It's been four years since Carol and B.J. Diamond's infant daughter, Cameron, underwent a bone marrow transplant - a risky, complicated medical procedure - to beat the leukemia that was threatening her life.
Since then, the Crofton couple have watched Cameron grow into a healthy child - a little girl who, with her bright smile and dimpled cheeks, could easily allow her parents to forget about the deadly disease with which she was born.
Instead, the Diamonds have vowed never to forget it.
Tomorrow, they are joining more than a dozen of their Crofton neighbors, along with a team from Johns Hopkins Hospital, to host a bone marrow donor recruitment drive at Crofton Woods Elementary School.
Called the "Team Ryan" drive, the event will honor 10-year-old Ryan Tomoff, a fourth-grader at Crofton Woods who has been battling leukemia for eight years and recently underwent a bone marrow transplant.
"When our daughter was sick, we had so much community support it was incredible," Carol Diamond said. "When she started to get better, we thought there was no way we could just say thanks and move on with our lives. We didn't want to let all the information we learned go for nothing."
Diamond said she hopes the drive will debunk some of the common misconceptions about becoming a potential bone marrow donor - a process that requires only a few minutes of paperwork and a small blood sample to determine tissue type.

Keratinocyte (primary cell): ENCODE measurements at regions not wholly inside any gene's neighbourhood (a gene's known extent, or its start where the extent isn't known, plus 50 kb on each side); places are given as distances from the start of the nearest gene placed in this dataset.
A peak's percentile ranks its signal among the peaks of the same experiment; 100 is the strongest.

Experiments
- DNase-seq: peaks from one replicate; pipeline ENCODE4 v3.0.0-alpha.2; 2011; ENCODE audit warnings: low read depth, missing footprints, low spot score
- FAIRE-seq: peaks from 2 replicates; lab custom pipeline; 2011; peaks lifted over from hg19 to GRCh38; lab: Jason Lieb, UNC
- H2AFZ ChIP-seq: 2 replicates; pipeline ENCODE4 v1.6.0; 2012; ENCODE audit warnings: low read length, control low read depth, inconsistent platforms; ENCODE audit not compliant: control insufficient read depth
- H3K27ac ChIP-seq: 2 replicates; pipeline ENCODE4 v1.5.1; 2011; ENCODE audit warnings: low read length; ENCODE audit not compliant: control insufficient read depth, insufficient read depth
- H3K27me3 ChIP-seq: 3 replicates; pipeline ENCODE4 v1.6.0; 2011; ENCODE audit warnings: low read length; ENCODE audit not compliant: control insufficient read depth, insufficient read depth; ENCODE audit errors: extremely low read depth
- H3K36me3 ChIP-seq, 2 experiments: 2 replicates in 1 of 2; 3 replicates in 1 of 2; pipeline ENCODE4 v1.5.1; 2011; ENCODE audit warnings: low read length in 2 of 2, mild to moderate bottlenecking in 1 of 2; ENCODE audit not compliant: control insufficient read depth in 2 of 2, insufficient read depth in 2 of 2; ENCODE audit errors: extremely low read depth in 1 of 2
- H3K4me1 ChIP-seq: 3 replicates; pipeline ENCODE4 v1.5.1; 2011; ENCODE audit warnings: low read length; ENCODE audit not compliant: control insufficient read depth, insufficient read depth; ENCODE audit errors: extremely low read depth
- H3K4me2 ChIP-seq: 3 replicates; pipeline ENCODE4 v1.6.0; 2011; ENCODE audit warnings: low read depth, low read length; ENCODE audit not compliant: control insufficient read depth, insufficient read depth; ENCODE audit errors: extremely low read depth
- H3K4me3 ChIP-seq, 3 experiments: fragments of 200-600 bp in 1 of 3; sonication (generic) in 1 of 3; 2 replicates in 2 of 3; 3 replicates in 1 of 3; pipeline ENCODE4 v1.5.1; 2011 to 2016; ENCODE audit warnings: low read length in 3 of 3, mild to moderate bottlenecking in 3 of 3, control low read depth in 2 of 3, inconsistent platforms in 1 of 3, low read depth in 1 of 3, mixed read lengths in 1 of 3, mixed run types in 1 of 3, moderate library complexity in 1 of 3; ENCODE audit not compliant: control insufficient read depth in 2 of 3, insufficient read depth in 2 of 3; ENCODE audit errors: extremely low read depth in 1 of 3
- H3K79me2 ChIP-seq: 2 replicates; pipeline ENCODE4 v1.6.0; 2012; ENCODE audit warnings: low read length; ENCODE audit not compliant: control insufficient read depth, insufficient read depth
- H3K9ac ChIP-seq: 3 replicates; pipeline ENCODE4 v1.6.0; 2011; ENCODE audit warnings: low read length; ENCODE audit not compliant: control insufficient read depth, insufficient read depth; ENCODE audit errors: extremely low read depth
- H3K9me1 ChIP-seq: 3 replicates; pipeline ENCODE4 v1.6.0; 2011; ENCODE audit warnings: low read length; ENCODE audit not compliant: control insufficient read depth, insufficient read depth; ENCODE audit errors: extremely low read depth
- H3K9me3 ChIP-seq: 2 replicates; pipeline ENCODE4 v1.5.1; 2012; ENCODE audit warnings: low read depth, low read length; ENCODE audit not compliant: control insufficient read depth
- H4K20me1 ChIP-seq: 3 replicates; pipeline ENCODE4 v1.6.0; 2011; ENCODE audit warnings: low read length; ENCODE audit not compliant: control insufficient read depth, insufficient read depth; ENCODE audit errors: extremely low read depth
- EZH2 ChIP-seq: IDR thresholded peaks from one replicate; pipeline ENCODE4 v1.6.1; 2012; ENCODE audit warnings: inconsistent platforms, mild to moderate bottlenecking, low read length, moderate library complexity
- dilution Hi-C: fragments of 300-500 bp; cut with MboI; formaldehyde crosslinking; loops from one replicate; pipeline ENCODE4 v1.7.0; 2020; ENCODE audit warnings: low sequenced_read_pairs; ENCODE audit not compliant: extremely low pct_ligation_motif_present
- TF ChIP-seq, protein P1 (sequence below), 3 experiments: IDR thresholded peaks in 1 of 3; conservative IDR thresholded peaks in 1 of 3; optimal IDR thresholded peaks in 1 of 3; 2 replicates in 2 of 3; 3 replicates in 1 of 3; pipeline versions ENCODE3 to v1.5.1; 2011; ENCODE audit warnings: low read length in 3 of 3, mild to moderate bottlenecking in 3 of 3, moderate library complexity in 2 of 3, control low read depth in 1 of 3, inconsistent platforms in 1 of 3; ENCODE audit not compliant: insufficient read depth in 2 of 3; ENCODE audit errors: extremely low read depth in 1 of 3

"It's so much easier than people think, and there are so many people out there in need of matches," Carol Diamond said.
According to the National Bone Marrow Donor Program, only 30 percent of patients in need of a bone marrow transplant - a last-resort procedure used to treat aggressive cancers and rare blood diseases - find a donor match among their family members. The remaining 70 percent must search for a donor in the program's national registry.
The program estimates that approximately 3,000 people nationwide are unable to undergo transplants because they can't find a matching, willing donor.
Carol Diamond said she experienced firsthand the fear of not finding a match when Cameron, at 7 weeks old, was diagnosed with acute lymphocytic leukemia. Days later, doctors at Anne Arundel Medical Center told the Diamonds that their baby's survival would depend on a bone marrow transplant. When tests showed that no one in the family matched Cameron, the Diamonds turned to the national registry. Fortunately, they found a match in Athens, Ga. - a man who had participated in a church bone marrow drive.
"His marrow saved our daughter's life," Carol Diamond said. "That's why we have to do this drive."
The Johns Hopkins team will take blood samples at the "Team Ryan" event, and hand out the paperwork required to join the registry. They will also explain to donors that only when they are contacted by the registry will they have to decide whether to give their marrow - a surgical procedure lasting less than two hours and performed under general anesthesia.
During the surgery, doctors extract a small percentage of marrow - the jelly-like substance that fills the bones and contains blood-forming stem cells - from the back of the pelvic bone. Most donors experience few side effects other than temporary soreness and bone pain.
A donor's marrow takes a few weeks to regenerate.
Tomorrow, Ryan Tomoff will mark the 10th day since he received a transplant at Duke University Hospital in Durham. N.C.
By phone from the hospital, Ryan's mother, Terry, said that her family has been inspired by the efforts of their community.